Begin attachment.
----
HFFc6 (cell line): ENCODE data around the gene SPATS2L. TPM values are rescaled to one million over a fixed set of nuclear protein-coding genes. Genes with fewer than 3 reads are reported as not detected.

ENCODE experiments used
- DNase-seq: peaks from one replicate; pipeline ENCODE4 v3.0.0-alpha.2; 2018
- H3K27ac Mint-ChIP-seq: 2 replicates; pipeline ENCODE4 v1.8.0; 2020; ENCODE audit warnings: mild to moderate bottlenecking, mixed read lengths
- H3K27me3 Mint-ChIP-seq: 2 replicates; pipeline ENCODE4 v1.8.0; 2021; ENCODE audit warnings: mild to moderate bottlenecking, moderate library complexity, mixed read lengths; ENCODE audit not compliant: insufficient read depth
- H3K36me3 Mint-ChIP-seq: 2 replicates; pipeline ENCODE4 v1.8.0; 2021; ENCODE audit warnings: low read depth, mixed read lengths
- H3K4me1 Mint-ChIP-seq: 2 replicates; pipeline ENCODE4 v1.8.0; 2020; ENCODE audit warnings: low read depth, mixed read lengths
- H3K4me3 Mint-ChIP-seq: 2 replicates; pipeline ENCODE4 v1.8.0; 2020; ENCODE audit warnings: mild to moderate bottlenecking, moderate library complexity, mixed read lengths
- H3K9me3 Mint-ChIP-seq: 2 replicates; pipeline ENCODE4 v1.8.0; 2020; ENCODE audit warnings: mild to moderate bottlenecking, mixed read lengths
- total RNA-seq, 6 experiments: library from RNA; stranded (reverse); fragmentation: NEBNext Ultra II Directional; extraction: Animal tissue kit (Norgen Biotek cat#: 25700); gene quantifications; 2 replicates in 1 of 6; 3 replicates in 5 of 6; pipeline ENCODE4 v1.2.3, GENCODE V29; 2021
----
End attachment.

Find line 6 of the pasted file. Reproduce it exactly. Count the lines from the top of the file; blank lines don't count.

- H3K36me3 Mint-ChIP-seq: 2 replicates; pipeline ENCODE4 v1.8.0; 2021; ENCODE audit warnings: low read depth, mixed read lengths